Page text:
Hospitals coping well after being quieter than expected
Doctors across England have begun their second day of all-out strikes in protest at the government’s forced imposition of new contracts demanding doctors work longer hours.
Junior doctors make up a third of all of the UK’s qualified doctors, and the 48-hour stoppage is the third walk-out since health secretary Jeremey Hunt has said he would enforce the contracts regardless of doctors’ concerns.
However, yesterday and today’s strike is the first complete walkout of both routine and emergency care in opposition to the contracts.
It is the first time such action has been taken in the NHS’s history.
Hospitals reportedly coped well with the lack of doctors after warnings of the strikes saw fewer patients admitted.
The strike lasts from 8.00am until 17.00pm today, with consultants and nurses providing emergency cover.
In addition, hospitals and junior doctors have agreed measures that allow the hospitals to call junior doctors to return to work in the event of an emergency.
Why are doctors striking?
Junior doctors make up a third of all of the UK’s doctors. After the cost of university fees for between five to six years of training, junior doctors currently have a starting salary of £22,636. This rises to £28,000 in the second year of working. Only those at consultant level are considered non-junior doctors, and many doctors spend their entire careers as “junior doctors” regardless of their experience.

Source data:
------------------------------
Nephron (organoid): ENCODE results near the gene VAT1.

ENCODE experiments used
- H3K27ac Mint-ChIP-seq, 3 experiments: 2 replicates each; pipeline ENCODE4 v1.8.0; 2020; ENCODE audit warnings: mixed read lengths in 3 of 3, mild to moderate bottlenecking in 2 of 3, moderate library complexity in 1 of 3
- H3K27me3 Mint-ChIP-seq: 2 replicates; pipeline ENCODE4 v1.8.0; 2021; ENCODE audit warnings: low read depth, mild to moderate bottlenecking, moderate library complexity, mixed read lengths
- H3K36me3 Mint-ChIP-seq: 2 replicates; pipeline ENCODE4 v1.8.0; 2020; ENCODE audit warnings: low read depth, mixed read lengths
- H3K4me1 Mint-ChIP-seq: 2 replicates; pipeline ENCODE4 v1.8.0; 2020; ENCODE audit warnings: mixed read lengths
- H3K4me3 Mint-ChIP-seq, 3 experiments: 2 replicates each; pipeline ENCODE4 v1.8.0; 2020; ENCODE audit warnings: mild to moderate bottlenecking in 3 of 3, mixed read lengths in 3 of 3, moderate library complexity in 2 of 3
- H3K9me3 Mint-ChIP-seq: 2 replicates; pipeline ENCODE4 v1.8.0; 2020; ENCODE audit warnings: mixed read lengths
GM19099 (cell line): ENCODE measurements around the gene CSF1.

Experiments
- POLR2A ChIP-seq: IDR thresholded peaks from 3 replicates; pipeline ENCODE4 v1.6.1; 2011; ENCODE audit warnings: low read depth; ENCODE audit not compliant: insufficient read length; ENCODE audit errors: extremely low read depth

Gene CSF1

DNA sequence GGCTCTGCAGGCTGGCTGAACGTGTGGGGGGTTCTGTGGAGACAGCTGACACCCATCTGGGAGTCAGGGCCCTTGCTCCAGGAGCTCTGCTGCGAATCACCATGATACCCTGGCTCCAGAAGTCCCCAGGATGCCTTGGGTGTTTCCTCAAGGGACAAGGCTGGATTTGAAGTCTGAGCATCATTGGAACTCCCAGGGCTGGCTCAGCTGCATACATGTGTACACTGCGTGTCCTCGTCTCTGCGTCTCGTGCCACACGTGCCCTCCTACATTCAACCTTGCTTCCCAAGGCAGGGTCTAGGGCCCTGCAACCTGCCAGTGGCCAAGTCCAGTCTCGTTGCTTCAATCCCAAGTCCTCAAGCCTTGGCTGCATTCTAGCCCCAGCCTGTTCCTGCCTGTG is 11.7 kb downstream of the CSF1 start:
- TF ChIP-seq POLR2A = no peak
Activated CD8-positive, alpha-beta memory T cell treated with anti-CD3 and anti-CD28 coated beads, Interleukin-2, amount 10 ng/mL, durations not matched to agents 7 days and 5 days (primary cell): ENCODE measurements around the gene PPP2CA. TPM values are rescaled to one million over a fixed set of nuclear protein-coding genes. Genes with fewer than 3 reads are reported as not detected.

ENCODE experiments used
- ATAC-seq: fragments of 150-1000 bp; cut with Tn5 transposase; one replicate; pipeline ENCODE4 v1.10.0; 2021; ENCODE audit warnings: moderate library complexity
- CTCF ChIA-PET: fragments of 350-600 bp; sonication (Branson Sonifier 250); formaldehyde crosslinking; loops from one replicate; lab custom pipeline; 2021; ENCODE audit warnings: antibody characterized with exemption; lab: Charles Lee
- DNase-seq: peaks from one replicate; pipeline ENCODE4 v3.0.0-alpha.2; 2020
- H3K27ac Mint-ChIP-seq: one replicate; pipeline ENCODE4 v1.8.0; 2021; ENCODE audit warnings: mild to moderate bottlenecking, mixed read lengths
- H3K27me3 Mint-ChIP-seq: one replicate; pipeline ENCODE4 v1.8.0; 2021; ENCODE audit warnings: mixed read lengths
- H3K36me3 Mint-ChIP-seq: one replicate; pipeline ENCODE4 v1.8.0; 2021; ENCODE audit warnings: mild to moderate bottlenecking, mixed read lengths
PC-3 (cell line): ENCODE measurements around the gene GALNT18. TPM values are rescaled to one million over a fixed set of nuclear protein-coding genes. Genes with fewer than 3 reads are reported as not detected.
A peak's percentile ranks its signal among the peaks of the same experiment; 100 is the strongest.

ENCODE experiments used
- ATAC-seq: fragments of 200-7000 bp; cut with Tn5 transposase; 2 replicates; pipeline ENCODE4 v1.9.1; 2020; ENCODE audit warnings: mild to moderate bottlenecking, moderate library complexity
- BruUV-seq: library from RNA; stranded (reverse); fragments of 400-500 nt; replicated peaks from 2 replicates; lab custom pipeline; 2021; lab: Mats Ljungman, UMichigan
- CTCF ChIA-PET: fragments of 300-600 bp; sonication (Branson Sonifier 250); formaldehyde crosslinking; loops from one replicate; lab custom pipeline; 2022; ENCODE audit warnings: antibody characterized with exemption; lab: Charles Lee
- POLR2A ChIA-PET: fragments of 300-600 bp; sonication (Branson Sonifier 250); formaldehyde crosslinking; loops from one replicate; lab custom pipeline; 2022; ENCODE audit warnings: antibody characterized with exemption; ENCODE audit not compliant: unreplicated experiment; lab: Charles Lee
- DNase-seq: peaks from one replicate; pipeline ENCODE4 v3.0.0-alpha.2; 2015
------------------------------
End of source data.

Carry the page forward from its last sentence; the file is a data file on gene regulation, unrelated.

Junior doctors are currently paid slightly more for working anti-social hours (currently classified as outside 07:00 to 19:00 Monday to Friday) on top of the basic salary, but they also work massive amounts of overtime which largely goes unrecorded.
Doctors in the NHS are already understaffed and overworked, which has sent stress levels soaring. Combined with relatively low pay (compared to other countries) doctors training in the UK are increasingly choosing to work overseas where conditions are better.
The government’s forced contract changes are actively making life worse for doctors.
And doctors argue that longer hours and a tired workforce will compromise the quality of care they can deliver to patients.
The new contract changes the anti-social hours to outside 07:00 to 22:00 Monday to Saturday, making Saturday between 07:00 and 22:00 part of a junior doctor’s normal working week.
So it is unsurprising that 98% of doctors balloted by the highly respectable British Medical Association (BMA) voted for strike action.